Flashing a ROM

Dennis Faas's picture

Have you ever flashed your BIOS?

The BIOS is a chip built onto a circuit board that contains a set of instructions. The instructions are responsible for controlling the device and how it interacts with other peripherals. For example: a main board (motherboard) contains a BIOS (CMOS) which stores information about your computer, such as the size of your hard drive, COM ports, buffers, and the like.

Flashing a BIOS simply means to update the code of the BIOS instruction. This is done with two separate pieces of software: the BIOS flashing program, and the BIOS update itself. The BIOS flashing program reads the BIOS update from disk and writes the update to the BIOS chip.

Since the BIOS is responsible for the device behavior, a BIOS flash must complete the update without interruption. If the flash is interrupted, the device will cease to work. Reasons for an incomplete flash might include: a hardware failure, the wrong BIOS type, or loss of power during the flashing process.

I decided to flash my RAID controller

Since I upgraded to Windows XP, I decided to update my RAID controller's BIOS. The RAID controller in my system controls how my hard drives interact with the main board. The hard drives in turn hold all of my files, including the operating system (Windows XP).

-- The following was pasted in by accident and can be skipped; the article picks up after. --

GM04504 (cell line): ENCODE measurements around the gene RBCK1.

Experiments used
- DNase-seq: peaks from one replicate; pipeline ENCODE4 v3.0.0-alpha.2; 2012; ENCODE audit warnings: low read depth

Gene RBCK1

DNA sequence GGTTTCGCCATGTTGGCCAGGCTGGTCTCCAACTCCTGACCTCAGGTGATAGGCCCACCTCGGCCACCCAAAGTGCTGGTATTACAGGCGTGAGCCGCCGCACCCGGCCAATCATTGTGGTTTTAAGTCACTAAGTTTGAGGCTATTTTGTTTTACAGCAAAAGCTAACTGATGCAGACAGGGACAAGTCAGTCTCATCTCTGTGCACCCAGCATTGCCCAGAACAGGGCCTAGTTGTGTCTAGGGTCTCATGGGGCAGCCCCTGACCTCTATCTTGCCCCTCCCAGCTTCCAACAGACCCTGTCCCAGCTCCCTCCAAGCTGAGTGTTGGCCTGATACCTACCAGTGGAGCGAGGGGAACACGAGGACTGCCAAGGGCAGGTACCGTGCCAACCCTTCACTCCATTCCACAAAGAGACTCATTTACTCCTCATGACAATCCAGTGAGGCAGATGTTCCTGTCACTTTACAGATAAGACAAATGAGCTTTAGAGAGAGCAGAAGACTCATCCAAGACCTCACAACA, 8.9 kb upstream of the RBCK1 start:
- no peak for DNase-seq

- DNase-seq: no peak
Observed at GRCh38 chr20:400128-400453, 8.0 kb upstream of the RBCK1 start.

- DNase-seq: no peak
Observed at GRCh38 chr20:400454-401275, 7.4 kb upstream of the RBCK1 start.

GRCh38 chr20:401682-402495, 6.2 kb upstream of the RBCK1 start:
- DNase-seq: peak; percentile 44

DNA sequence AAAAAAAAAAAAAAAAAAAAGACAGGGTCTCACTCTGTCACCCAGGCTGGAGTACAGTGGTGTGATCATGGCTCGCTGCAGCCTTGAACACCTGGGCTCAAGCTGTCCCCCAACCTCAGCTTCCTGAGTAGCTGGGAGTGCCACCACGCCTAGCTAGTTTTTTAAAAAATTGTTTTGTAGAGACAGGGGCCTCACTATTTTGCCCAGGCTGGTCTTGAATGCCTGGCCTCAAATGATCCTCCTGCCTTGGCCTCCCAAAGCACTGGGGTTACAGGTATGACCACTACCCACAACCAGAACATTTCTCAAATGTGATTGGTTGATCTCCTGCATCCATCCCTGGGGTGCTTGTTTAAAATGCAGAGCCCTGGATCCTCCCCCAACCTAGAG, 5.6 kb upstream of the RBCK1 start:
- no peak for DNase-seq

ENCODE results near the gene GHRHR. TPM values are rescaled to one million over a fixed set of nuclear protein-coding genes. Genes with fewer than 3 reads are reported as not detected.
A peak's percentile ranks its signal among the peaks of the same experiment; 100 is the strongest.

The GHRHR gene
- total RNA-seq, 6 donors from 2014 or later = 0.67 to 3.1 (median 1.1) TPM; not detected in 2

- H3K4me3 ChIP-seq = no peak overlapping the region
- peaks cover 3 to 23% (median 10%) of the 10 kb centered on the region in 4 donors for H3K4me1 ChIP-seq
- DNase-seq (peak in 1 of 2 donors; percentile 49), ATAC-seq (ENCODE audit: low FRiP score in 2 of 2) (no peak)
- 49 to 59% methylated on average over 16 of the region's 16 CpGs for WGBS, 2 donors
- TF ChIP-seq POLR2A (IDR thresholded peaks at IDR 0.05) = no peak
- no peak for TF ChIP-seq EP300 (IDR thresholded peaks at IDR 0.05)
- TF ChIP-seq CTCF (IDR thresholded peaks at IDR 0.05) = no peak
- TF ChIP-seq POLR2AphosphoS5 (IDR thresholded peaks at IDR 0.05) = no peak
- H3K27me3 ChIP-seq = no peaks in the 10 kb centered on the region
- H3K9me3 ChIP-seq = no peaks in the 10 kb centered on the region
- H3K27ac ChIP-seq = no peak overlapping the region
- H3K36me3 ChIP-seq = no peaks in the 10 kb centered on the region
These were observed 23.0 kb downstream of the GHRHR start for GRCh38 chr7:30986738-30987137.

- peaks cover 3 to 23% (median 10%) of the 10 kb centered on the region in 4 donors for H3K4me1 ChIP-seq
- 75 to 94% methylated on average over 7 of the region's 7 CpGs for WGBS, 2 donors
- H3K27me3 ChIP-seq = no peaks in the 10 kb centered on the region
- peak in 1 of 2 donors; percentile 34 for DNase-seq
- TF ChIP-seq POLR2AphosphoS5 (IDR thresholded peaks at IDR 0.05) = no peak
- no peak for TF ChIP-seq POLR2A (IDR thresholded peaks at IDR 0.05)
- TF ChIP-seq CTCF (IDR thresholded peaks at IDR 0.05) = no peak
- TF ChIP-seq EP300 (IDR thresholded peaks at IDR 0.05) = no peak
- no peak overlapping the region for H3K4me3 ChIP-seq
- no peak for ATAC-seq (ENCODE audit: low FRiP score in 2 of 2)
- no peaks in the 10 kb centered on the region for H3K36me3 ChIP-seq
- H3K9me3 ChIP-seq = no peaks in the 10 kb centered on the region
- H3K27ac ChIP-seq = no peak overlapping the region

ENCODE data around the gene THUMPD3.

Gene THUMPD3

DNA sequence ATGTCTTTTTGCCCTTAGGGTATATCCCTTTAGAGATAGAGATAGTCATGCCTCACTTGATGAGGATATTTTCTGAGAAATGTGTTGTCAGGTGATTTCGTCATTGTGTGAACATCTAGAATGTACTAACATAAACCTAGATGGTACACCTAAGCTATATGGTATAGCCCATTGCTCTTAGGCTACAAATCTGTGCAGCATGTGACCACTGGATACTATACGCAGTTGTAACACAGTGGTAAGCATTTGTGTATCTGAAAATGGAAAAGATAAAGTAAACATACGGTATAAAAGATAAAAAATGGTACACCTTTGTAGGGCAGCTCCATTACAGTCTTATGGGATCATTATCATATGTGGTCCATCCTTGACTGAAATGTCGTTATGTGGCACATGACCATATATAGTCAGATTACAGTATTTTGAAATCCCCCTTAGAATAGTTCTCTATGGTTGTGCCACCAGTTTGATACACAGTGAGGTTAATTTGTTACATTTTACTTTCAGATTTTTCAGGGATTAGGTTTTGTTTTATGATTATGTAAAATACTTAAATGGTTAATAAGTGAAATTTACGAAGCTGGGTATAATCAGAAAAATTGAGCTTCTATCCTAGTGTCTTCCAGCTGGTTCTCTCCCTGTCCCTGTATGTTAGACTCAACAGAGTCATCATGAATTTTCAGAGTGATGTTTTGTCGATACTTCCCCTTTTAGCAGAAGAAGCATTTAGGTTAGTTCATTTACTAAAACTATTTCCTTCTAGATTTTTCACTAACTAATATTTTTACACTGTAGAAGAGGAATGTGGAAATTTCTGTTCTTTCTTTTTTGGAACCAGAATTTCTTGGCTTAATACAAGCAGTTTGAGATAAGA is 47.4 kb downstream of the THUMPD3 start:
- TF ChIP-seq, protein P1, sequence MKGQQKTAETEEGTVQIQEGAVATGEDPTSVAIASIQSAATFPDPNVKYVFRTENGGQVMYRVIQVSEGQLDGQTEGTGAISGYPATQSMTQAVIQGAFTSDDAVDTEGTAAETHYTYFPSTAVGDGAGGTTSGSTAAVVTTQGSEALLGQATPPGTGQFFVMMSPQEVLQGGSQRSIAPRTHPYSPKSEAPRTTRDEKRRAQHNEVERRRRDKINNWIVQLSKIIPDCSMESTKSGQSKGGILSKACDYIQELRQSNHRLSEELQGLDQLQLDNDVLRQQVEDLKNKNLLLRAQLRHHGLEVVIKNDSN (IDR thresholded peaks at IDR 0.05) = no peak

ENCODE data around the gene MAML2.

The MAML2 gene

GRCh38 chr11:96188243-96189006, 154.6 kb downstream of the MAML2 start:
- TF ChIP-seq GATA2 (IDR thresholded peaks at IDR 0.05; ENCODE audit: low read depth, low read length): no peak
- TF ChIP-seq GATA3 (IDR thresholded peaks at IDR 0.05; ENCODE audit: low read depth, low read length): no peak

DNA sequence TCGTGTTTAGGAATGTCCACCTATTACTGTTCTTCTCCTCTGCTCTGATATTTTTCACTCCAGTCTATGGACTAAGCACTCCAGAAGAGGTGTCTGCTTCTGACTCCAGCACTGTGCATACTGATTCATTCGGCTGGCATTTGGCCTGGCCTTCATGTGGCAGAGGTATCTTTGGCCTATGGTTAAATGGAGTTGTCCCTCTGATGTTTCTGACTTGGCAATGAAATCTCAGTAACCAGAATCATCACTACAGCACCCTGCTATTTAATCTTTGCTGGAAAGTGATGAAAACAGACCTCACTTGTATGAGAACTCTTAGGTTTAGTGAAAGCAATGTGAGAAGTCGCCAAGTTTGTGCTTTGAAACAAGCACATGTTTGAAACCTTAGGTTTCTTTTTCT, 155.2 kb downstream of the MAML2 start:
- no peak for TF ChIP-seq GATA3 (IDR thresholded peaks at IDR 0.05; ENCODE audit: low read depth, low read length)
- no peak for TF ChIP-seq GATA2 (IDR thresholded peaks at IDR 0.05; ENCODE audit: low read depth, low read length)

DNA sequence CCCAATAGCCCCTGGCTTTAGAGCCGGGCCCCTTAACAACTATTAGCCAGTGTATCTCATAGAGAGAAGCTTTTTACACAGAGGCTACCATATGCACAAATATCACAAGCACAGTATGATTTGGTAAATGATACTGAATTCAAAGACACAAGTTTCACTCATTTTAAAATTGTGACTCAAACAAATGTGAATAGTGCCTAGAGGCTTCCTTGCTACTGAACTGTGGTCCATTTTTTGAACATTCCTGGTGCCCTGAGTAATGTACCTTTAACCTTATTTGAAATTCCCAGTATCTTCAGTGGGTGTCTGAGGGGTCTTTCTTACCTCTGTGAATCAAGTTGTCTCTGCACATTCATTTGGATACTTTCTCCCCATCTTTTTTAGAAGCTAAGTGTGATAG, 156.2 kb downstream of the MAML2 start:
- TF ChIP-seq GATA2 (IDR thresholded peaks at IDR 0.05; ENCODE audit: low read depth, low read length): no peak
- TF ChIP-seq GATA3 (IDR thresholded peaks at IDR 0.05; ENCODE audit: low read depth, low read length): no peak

For an unknown reason, the flash program did not complete. Shortly after the commencement of the burning process, I received an error message from the DOS command line that there was an error reading drive D.

In an instant, all 120 gigabytes disappeared

Since I was no longer able to access ANY of my files from the command line, I decided to reboot the system. I noticed that the RAID controller BIOS screen did not appear during the regular boot process. Shortly after that, I received the dreaded error message "Operating system not found".

I wanted to pull my hair out.

Long story short

I was supposed to be working on redesigning the web site and a few other things which are on my hard drive, but that is going to be put on hold since I cannot access ANY of my files. I had to restore Windows 98 on an old 6.4 gig hard drive just so that I could get access to the Internet and write my newsletter. Yes, I have backups -- but only for the essential stuff. Since I wasn't finished installing all my files for Windows XP, I didn't bother to make a backup yet.

Since the controller was still under warranty, I called Promise IO (the manufacturer) and was told that they would send me a card within a few days using their preferred service. Overall, I was quite impressed with their support.

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